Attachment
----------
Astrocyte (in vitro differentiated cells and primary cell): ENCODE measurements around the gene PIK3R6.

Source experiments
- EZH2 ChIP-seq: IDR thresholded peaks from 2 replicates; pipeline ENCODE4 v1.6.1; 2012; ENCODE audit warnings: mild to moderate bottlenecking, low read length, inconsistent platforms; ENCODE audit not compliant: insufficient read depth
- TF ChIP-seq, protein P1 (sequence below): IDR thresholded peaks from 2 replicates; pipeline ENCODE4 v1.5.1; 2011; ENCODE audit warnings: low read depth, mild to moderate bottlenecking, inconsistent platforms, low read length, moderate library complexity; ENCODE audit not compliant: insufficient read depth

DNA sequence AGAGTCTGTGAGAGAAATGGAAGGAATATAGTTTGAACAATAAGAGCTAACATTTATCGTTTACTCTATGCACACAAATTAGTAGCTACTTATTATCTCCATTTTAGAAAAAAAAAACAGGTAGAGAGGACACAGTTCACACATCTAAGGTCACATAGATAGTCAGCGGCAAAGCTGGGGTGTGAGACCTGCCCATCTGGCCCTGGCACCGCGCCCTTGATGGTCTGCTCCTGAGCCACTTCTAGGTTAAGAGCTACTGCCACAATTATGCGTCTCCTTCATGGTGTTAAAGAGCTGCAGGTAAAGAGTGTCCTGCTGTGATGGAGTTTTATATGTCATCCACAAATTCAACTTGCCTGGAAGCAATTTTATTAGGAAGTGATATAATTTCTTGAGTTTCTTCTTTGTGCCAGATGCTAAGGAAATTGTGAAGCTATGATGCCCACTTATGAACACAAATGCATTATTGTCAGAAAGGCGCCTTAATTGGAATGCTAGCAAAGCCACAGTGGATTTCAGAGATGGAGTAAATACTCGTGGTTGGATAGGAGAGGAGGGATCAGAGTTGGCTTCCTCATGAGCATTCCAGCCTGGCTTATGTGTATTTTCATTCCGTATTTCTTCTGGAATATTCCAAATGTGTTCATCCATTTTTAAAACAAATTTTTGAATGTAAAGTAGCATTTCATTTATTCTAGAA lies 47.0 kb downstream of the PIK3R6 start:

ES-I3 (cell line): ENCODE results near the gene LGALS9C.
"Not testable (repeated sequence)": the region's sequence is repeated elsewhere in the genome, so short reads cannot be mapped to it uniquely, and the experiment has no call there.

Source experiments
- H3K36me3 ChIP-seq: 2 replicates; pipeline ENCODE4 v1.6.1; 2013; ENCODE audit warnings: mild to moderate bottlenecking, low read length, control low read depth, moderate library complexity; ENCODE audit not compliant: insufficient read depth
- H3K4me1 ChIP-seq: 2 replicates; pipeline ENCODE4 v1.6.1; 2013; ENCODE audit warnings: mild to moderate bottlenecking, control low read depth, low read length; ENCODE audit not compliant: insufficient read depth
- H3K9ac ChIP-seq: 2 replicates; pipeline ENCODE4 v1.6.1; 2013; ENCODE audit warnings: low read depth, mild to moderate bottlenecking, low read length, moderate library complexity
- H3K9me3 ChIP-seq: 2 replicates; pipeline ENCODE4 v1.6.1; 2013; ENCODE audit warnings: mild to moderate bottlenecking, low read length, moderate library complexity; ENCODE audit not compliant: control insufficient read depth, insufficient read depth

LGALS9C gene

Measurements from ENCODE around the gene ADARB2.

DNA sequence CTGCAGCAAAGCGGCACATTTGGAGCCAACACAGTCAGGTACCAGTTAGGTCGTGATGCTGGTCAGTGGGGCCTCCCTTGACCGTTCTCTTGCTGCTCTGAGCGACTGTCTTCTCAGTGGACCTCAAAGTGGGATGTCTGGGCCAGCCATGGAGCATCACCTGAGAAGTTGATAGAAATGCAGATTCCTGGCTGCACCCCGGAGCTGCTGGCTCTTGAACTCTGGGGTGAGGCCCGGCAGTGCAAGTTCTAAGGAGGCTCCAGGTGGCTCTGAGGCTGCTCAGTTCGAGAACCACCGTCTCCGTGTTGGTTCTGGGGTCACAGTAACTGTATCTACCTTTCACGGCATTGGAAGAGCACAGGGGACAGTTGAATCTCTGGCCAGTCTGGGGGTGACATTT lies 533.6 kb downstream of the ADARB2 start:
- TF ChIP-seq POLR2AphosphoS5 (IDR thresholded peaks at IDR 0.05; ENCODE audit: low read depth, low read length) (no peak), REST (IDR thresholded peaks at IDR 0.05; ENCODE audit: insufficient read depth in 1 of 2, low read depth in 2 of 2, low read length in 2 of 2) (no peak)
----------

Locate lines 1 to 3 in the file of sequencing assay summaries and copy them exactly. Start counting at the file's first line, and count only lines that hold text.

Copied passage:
Astrocyte (in vitro differentiated cells and primary cell): ENCODE measurements around the gene PIK3R6.

Source experiments
- EZH2 ChIP-seq: IDR thresholded peaks from 2 replicates; pipeline ENCODE4 v1.6.1; 2012; ENCODE audit warnings: mild to moderate bottlenecking, low read length, inconsistent platforms; ENCODE audit not compliant: insufficient read depth